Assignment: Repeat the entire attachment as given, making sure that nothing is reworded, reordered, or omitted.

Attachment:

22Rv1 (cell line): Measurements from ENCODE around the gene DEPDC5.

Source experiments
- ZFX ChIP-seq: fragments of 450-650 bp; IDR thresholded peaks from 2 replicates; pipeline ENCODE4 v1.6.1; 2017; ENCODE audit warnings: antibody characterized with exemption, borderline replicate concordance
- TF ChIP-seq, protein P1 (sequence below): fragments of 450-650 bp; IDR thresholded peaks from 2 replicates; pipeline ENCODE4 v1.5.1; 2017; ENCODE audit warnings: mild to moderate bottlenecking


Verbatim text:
22Rv1 (cell line): Measurements from ENCODE around the gene DEPDC5.

Source experiments
- ZFX ChIP-seq: fragments of 450-650 bp; IDR thresholded peaks from 2 replicates; pipeline ENCODE4 v1.6.1; 2017; ENCODE audit warnings: antibody characterized with exemption, borderline replicate concordance
- TF ChIP-seq, protein P1 (sequence below): fragments of 450-650 bp; IDR thresholded peaks from 2 replicates; pipeline ENCODE4 v1.5.1; 2017; ENCODE audit warnings: mild to moderate bottlenecking